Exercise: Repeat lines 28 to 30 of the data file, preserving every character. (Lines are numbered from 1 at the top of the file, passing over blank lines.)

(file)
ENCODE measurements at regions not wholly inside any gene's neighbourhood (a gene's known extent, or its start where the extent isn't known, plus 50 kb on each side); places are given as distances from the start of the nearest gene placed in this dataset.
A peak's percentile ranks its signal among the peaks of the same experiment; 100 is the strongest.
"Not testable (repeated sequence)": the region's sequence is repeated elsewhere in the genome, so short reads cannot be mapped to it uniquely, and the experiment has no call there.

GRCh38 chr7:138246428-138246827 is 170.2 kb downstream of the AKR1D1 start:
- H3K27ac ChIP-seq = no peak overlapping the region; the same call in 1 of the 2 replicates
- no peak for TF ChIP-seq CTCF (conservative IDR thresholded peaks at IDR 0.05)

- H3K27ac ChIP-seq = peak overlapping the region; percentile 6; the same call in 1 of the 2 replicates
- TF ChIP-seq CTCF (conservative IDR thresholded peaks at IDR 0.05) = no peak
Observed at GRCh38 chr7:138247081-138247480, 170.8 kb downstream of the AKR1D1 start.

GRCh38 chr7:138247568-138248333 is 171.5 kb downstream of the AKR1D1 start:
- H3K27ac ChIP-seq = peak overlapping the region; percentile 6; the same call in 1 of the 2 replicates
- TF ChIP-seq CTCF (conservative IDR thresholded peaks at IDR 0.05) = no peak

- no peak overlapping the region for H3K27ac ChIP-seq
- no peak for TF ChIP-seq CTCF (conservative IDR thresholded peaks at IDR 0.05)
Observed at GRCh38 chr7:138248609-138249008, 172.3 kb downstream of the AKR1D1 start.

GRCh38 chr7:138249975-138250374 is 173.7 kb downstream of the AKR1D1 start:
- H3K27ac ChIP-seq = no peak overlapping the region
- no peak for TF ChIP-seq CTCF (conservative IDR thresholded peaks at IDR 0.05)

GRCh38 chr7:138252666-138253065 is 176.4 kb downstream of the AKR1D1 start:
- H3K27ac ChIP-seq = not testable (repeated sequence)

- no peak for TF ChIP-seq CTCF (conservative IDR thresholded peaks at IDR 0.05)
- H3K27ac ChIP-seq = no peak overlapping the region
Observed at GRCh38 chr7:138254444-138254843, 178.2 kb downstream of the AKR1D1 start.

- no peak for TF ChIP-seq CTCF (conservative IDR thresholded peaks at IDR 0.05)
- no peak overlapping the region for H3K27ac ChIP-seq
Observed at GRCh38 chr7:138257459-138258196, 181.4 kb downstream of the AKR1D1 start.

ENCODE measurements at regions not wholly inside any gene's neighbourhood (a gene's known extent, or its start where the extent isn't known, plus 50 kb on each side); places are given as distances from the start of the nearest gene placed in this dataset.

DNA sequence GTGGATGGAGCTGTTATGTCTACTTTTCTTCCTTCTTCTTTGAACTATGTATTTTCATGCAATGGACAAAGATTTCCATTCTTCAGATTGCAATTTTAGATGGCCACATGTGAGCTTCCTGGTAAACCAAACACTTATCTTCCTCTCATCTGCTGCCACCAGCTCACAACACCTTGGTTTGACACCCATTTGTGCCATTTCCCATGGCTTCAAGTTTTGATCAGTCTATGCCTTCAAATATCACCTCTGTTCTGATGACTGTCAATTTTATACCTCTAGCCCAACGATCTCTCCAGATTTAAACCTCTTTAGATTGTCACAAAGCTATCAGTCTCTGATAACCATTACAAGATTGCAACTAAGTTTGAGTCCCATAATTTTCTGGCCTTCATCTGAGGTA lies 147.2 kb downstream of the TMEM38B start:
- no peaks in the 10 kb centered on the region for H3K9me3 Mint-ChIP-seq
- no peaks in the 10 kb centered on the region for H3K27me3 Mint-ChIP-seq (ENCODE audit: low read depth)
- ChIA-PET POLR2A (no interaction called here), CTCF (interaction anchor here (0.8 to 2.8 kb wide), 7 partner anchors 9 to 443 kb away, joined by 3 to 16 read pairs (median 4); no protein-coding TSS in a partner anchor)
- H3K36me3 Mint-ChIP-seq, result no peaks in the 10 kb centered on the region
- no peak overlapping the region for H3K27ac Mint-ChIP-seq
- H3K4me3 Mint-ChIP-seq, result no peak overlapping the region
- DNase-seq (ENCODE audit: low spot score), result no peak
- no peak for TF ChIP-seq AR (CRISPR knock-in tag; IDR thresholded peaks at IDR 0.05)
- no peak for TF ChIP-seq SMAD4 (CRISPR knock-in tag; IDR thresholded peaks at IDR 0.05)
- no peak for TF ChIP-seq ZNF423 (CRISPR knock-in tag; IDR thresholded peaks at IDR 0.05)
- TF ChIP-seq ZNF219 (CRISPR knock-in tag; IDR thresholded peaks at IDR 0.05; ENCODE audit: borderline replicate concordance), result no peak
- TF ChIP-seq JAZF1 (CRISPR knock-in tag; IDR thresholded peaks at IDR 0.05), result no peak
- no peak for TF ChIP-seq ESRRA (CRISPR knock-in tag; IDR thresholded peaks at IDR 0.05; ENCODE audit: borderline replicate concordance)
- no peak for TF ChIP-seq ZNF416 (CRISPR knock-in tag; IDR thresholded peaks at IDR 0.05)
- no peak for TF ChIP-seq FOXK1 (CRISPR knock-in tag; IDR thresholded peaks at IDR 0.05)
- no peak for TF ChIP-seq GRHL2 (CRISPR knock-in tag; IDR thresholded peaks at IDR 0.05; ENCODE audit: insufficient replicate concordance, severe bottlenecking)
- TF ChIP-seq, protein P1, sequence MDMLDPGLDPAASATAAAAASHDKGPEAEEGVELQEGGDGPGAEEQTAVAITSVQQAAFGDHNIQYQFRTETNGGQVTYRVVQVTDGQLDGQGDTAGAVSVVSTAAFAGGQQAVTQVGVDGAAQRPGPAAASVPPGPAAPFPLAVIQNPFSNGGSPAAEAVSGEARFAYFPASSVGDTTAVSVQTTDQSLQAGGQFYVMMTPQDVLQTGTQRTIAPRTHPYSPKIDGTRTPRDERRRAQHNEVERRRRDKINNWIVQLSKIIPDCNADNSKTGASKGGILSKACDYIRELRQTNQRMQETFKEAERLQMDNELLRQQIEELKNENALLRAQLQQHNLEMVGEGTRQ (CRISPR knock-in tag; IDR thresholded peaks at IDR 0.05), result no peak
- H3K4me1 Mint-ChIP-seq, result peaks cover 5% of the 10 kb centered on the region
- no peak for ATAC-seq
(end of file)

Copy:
DNA sequence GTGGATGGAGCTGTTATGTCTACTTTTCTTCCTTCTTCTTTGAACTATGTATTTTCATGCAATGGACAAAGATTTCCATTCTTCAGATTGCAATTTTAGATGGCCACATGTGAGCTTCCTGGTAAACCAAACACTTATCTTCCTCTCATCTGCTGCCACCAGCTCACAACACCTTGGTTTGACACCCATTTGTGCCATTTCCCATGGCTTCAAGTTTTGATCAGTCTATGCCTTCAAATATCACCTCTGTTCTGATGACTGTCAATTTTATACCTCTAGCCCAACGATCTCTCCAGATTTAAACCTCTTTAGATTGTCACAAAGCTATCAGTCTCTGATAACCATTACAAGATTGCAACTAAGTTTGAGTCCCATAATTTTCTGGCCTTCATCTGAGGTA lies 147.2 kb downstream of the TMEM38B start:
- no peaks in the 10 kb centered on the region for H3K9me3 Mint-ChIP-seq
- no peaks in the 10 kb centered on the region for H3K27me3 Mint-ChIP-seq (ENCODE audit: low read depth)